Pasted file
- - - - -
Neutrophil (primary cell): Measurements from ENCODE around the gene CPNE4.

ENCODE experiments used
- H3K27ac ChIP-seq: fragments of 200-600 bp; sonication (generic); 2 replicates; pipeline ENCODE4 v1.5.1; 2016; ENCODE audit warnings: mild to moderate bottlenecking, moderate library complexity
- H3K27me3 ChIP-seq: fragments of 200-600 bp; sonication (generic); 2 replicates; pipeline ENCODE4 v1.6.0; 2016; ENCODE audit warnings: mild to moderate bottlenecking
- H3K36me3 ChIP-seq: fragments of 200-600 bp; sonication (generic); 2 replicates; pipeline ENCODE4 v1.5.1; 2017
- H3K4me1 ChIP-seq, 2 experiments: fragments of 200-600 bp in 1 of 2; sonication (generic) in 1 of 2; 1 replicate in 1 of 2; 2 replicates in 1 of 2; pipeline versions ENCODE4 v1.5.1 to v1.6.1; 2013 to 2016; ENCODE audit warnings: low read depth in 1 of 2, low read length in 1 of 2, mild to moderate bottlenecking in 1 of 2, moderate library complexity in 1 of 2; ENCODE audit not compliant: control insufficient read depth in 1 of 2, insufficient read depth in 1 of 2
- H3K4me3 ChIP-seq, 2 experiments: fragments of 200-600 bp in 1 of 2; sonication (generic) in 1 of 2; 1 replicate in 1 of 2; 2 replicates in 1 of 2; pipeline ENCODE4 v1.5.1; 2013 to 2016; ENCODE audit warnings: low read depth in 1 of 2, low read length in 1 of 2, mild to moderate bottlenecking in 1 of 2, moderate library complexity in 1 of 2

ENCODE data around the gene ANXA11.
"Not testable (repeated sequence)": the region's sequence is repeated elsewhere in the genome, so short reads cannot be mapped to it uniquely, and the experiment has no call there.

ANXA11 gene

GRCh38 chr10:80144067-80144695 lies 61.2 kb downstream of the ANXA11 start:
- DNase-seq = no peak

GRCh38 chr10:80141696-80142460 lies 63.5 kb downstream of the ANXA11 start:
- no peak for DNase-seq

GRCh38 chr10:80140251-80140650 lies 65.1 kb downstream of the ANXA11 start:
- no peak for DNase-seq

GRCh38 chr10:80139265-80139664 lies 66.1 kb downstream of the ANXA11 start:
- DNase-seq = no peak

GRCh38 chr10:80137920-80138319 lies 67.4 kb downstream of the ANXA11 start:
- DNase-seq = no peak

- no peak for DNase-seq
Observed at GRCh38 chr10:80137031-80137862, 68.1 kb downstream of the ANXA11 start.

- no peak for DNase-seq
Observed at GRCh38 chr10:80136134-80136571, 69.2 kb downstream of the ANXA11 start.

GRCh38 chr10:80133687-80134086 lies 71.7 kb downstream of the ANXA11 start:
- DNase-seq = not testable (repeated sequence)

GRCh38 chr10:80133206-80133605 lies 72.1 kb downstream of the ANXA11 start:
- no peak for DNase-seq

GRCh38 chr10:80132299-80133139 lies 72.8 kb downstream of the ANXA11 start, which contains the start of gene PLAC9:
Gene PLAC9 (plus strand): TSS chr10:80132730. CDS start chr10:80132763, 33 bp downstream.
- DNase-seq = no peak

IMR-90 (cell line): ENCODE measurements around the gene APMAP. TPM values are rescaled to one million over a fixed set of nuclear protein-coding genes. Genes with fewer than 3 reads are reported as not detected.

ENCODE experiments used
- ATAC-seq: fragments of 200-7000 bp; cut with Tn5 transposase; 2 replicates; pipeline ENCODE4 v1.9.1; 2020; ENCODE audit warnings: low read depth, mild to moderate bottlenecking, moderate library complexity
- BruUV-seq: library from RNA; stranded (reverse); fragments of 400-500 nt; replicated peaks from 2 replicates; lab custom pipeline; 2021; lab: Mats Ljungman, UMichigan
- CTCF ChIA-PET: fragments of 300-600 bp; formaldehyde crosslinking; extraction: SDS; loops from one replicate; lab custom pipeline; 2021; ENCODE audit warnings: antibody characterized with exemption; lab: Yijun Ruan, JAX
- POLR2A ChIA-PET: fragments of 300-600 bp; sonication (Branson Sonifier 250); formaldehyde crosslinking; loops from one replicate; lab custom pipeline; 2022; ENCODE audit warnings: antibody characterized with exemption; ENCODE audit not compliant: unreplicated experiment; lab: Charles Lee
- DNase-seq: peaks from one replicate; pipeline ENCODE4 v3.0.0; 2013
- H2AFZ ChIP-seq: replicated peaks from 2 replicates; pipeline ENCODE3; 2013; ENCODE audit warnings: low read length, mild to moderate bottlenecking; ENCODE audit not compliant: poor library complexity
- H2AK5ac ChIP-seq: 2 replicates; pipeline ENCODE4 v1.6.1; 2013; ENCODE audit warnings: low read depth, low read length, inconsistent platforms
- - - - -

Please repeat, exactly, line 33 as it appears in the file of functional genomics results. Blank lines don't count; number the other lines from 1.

ENCODE experiments used